word count troubles

This is a discussion on word count troubles within the C Programming forums, part of the General Programming Boards category; Hey, I was just wondering if you guys could help me better understand this concept: given: Code: int bubble(int a[], ...

  1. #1
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    word count troubles

    Hey, I was just wondering if you guys could help me better understand this concept:

    given:

    Code:
    int bubble(int a[], int n)
    and:

    Code:
    int a[8] = {1,2,3,4,5,6,7,8}
    we can invoke the bubble funtion by using:

    Code:
    bubble(a,8)
    Correct?


    Now, if I have the user input a sting into a program such as:

    Code:
    #define  MAXSTRING   100
    
    
    void word_cnt (char a[], int n)  // not sure if that is correct//
    
    int main(void)
    {
          char     c, a[MAXSTRING];
          int        i;
    
         printf("\nPlease enter your favorite string. ");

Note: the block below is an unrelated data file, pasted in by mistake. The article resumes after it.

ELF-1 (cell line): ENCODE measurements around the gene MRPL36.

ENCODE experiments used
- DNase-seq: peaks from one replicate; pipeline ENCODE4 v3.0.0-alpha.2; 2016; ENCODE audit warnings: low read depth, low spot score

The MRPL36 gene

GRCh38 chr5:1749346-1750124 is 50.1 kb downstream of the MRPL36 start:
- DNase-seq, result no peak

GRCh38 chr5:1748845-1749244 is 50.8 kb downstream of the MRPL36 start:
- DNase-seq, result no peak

for(i = 0,(c = getchar()) != '\n'; ++i){
              a[i] = c
             }
              a[i] = '\0';  
             word_cnt(a,MAXSTRING)
    }
    Is this a correct way of calling a function and passing the string to it?

    Is it silly to use a function and not just count the words in main(void)?

    I'm also not sure how to count through the characters in a string in another function.

  2. #2
    C/C++ homeyg's Avatar
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    You do not actually pass an array to function - rather you pass the address of the first element. The array name is a pointer set to that address.

    In a function header, the char a[] is equivalent to char* a, which is a pointer that holds the address of the array that is passed to it.

    In the function you can use the same method of accessing an array as you would had it not been in a function because this (accessing an element of the array)
    Code:
    a[n]
    is the same as
    Code:
    *(a+n)
    You can use either, even if it is main().

  3. #3
    Mad OnionKnight's Avatar
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    Yes it's correct but the lack of semicolons and that method you've got for getting a string isn't. Use fgets(a, MAXSTRING, stdin) instead.
    And by counting characters, do you mean something like strlen()?